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Emirati Dajaj Machbous & Jazar Halwa #CookingAroundtheWorldAdventure

As we are recovering from the end-of-school mania, we are able to focus more on our Cooking Around the World Adventure. I haven't finished blogging about our Ukrainian dinner - it was not a hit - but we forged forward with the United Arab Emirates and both dishes were amazing.
About the UAE...
Here are some interesting facts we learned...Founded in 1971, the United Arab Emirates (UAE) is a federation of seven emirates: Abu Dhabi, Ajman, Dubai, Fujairah, Ras al-Khaimah, Sharjah, and Umm al-Quwain. 'Emirate' means 'state or province ruled by an Emir.' And 'Emir' means 'commander' or 'ruler' in Arabic.

Dubai is the most populated Emirate with over a third of the UAE population. I found two things fascinating about its population: (1) it's youthful; more than 50% of the population is under 25 years old. And (2) it's largely an ex-pat community; only 13% of the people living in the country are citizens. Eighty-seven percent of the population is made up for foreigners. 

It makes sense that the country counts over 200 nationalities in its residents. Arabic is the official language though English, Farsi, Hindi, and Urdu are widely used.

The UAE has the seventh-largest crude oil reserves in the world. Venezuela, Saudi Arabia, Canada, Iran, Iraq and Kuwait are the first six.

The falcon is the UAE’s national symbol. Falconry is deeply entrenched in the Emirati culture and is a popular pastime.

And, I'll end with some disconcerting gender facts: nearly three-quarters of the college graduates in the UAE are women. Women are trained as muftis, Sunni Muslim scholars who interpret Islamic laws. Does that make them similar to lawyers or judges? But...domestic violence is legal if the beating leaves no visible marks on the victim. What?!?!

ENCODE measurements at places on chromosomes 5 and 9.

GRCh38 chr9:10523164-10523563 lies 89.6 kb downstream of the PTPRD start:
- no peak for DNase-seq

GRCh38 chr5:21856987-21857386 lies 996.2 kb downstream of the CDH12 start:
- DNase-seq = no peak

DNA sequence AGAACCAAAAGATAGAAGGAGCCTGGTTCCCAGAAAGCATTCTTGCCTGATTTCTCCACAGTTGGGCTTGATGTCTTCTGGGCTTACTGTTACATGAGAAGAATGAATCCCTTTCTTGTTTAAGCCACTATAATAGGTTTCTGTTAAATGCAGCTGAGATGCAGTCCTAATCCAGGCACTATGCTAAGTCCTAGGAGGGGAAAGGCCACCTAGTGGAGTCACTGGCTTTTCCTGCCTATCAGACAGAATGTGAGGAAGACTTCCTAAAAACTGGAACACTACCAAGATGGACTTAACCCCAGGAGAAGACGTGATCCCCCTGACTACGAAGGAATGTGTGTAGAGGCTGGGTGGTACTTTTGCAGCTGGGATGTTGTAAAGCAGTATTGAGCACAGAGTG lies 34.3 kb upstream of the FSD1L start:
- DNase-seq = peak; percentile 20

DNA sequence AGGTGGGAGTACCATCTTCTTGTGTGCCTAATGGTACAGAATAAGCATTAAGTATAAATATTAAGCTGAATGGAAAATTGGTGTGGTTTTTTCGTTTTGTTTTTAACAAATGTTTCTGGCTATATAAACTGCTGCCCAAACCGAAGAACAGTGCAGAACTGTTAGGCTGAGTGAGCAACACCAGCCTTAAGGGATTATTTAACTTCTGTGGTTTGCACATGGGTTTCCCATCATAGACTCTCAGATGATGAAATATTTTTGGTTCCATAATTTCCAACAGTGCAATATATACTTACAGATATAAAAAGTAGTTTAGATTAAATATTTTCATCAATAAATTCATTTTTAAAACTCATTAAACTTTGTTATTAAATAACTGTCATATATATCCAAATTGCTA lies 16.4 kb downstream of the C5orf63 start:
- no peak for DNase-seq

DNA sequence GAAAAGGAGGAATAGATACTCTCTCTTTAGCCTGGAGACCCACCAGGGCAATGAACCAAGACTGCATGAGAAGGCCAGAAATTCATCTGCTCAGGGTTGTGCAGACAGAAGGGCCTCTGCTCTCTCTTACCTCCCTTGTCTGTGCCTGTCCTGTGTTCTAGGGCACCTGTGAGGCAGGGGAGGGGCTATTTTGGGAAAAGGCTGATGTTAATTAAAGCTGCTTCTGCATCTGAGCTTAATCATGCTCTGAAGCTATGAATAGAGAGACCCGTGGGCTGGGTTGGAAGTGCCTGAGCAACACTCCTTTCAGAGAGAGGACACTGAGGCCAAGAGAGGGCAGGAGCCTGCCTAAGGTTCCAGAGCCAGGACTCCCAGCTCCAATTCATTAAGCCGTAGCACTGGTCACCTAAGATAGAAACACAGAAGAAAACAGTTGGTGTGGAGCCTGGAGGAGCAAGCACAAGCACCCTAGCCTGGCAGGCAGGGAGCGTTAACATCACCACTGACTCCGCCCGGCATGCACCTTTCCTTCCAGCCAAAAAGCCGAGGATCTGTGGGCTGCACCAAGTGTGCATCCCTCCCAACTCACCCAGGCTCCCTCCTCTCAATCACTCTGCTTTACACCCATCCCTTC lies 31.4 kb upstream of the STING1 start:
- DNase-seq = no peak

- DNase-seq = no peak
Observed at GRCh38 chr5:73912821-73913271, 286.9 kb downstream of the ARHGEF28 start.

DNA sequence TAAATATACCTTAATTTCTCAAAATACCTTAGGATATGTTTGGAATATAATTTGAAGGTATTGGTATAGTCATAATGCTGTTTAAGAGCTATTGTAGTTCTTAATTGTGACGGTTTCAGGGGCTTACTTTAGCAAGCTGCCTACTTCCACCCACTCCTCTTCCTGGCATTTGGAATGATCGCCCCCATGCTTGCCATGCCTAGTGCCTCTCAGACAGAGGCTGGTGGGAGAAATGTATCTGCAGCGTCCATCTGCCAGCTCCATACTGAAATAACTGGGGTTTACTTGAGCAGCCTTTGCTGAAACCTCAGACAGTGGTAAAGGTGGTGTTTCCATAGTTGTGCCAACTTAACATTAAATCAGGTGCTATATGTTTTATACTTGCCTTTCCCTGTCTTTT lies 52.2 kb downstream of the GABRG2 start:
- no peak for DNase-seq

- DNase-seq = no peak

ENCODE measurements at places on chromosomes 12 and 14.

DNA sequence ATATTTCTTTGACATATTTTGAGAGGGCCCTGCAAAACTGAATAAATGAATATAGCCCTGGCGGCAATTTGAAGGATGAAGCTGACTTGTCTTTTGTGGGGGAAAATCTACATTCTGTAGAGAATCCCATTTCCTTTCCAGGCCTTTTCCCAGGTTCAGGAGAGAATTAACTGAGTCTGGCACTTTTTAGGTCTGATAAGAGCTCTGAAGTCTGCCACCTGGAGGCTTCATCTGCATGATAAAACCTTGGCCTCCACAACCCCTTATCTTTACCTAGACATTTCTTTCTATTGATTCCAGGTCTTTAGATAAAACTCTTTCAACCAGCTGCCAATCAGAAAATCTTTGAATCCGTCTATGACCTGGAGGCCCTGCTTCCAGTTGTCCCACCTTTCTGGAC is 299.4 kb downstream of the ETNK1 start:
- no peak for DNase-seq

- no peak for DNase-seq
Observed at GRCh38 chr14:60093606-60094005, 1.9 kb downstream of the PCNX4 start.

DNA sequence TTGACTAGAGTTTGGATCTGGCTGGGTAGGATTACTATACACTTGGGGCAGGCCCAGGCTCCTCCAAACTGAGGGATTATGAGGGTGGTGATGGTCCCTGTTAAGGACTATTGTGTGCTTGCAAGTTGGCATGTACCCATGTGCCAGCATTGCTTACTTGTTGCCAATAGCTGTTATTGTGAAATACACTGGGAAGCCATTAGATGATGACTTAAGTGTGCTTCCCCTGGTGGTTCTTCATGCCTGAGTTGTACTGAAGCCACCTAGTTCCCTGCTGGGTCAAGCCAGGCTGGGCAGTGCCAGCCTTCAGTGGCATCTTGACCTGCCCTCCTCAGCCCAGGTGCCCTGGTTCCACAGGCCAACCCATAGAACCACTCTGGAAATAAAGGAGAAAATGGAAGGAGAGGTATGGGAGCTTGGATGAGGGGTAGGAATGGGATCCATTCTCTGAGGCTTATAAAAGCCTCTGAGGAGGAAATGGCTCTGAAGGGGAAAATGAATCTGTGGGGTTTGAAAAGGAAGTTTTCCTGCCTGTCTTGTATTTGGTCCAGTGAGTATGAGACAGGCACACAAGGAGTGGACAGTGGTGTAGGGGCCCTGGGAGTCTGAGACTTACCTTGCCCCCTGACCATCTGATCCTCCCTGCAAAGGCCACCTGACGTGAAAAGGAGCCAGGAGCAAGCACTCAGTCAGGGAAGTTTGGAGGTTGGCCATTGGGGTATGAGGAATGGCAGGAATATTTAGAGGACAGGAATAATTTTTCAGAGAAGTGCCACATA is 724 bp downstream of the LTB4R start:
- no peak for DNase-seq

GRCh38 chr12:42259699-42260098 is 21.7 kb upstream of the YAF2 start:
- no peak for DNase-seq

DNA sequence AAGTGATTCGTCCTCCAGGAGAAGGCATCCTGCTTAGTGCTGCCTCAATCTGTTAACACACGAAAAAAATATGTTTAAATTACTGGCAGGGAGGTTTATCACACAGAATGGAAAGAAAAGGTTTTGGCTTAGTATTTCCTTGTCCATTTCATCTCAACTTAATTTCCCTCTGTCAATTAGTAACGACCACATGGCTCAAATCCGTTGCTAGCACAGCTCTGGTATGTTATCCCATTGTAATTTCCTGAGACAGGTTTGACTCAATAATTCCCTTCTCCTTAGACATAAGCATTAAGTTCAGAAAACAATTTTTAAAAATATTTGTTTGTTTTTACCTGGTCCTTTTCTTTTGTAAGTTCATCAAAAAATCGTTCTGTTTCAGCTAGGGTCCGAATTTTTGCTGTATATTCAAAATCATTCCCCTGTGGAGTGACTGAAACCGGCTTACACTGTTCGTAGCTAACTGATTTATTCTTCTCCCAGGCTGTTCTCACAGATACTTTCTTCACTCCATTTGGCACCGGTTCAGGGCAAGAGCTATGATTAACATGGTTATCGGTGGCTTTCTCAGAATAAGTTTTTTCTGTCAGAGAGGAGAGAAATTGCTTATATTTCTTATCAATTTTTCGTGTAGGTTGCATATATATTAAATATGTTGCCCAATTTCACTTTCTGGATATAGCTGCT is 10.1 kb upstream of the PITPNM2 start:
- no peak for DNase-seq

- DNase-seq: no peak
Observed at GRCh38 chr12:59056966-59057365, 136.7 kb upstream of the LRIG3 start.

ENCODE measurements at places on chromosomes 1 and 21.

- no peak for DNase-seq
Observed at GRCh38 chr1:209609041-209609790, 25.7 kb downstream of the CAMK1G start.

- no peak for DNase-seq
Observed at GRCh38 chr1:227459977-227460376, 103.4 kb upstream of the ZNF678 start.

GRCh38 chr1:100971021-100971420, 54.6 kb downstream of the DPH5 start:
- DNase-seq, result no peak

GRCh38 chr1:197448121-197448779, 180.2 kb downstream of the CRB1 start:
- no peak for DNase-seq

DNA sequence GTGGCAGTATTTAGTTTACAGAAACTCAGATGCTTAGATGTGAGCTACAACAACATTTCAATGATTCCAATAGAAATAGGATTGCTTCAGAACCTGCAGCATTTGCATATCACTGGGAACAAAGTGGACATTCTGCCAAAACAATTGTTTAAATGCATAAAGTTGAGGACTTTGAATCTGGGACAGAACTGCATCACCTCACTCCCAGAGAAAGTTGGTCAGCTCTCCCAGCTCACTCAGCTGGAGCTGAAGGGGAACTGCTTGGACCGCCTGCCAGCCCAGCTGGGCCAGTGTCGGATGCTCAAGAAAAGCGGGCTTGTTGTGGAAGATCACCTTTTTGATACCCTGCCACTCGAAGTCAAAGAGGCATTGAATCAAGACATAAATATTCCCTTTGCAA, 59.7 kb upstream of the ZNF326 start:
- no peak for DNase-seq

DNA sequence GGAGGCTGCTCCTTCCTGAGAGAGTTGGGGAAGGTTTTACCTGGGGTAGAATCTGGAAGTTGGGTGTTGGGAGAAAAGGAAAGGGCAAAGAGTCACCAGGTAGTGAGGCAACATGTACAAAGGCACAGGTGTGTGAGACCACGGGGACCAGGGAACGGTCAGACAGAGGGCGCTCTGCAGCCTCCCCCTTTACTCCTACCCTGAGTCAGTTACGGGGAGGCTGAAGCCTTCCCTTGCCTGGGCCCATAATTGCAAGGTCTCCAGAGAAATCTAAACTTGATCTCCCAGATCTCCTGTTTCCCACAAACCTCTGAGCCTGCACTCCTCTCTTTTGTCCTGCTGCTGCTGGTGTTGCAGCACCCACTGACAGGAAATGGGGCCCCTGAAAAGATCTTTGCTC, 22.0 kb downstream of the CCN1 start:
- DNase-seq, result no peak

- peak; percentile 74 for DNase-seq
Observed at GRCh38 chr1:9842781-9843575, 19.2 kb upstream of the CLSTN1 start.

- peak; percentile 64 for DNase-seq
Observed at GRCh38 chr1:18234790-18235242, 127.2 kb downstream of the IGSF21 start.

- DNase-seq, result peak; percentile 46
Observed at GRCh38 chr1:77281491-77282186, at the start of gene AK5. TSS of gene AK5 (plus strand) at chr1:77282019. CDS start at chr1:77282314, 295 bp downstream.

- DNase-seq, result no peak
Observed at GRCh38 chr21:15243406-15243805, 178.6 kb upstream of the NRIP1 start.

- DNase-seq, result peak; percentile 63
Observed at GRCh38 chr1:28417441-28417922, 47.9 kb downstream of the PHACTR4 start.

Our Connection to the UAE
While we have not been there, we have a connection to that country, a sad connection. Because the boys attend an International School, many of the teachers come and go. They leave the Monterey Peninsula for schools all around the world; similarly, we also get new teachers who have been overseas for many years and are just returning stateside. It's a fantastic exchange and one that I adore. I love talking to teachers whose horizons are much broader than mine!

In any case, one of our favorite teachers, R's 1st grade teacher, Ms. Z, left Monterey for the UAE and lived there for several years. When she came back for visits, we tried to meet up. Here we are, having dinner with her in San Francisco...she was the one who inspired R to choose the mandolin, so he brought his with us and he played for her.
 and here we are having a picnic on Carmel Beach...when we were able to meet Finn, her son.
 Sadly, Ms. Z lost her battle with brain cancer last year. She fought fiercely and we were hoping that it would not end the way it did. But we went to her celebration of life in the Fall and finally met her husband and her daughter.
Though the world is darker without her, her light lives on in those two beautiful babies...and her memories burn in all of us. So, as we ate our Emirati dinner, we talked about her.

Dajaj Machbous
Dajaj Machbous is a spiced chicken and rice dish. Dajaj, meaning ‘chicken’ in Arabic, and machbous, denoting spiced rice, is a popular dish that's similar to the Indian dish biriyani in that the rice is cooked in the same pan along with the rest of the ingredients. This is not a traditional recipe as I adjusted to use the spices and herbs I had on-hand.


  • 2 T olive oil
  • 2 to 3 pounds chicken (I used boneless chicken thighs)
  • 1 white onion, peeled and diced
  • 4 cloves garlic
  • 2 T garam masala
  • 1 T ground turmeric
  • 1 T ground paprika
  • 1 t ground black pepper